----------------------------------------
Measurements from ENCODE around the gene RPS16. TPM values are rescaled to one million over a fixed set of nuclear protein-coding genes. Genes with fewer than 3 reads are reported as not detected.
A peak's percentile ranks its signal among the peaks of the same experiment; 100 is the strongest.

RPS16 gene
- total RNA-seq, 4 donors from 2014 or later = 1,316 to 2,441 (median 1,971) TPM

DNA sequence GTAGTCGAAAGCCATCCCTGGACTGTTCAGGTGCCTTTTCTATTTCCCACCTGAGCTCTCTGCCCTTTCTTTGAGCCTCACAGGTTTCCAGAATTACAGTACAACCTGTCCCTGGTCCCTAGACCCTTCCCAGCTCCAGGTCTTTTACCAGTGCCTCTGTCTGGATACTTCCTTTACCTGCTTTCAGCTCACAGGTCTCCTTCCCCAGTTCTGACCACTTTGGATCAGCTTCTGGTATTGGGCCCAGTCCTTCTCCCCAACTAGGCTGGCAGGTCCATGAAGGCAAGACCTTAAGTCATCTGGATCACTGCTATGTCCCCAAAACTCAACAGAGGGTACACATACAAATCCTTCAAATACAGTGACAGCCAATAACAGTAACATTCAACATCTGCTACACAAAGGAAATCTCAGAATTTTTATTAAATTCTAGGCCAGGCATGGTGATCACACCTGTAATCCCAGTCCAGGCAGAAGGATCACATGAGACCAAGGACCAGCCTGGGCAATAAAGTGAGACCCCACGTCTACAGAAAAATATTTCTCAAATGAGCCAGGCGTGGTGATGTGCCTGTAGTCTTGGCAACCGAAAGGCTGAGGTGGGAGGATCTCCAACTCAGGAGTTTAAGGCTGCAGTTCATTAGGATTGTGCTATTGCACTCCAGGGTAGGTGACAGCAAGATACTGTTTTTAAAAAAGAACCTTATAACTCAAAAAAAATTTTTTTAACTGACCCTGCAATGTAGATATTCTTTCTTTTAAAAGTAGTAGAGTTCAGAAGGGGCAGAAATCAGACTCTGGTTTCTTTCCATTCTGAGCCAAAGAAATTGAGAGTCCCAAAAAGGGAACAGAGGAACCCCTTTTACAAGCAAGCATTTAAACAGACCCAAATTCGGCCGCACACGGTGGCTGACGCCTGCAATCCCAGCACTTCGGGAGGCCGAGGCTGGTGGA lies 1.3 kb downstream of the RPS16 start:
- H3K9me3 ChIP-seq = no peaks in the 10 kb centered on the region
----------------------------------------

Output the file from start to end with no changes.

Measurements from ENCODE around the gene RPS16. TPM values are rescaled to one million over a fixed set of nuclear protein-coding genes. Genes with fewer than 3 reads are reported as not detected.
A peak's percentile ranks its signal among the peaks of the same experiment; 100 is the strongest.

RPS16 gene
- total RNA-seq, 4 donors from 2014 or later = 1,316 to 2,441 (median 1,971) TPM

DNA sequence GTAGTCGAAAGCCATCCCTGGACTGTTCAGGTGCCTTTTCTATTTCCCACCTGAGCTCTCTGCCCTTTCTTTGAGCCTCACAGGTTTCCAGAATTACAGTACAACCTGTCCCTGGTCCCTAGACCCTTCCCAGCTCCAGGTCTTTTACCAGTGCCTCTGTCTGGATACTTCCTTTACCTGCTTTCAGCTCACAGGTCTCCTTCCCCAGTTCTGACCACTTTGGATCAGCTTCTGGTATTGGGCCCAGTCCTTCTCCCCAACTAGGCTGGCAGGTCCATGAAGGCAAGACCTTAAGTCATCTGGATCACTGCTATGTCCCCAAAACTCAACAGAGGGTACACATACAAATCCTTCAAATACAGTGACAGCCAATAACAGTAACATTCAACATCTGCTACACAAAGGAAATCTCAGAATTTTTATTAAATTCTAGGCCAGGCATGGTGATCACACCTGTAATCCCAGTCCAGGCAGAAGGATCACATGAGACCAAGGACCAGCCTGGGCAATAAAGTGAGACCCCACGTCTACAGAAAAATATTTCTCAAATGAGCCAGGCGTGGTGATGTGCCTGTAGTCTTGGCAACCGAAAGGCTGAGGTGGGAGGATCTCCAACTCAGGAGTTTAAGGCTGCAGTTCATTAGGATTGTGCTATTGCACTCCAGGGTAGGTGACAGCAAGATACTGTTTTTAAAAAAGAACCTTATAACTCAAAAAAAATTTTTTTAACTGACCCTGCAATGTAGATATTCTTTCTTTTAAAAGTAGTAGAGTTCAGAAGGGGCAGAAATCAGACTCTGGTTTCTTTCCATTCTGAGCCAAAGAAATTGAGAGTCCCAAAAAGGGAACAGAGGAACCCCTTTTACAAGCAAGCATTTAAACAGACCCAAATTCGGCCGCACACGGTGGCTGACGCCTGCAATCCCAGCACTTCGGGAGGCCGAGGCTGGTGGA lies 1.3 kb downstream of the RPS16 start:
- H3K9me3 ChIP-seq = no peaks in the 10 kb centered on the region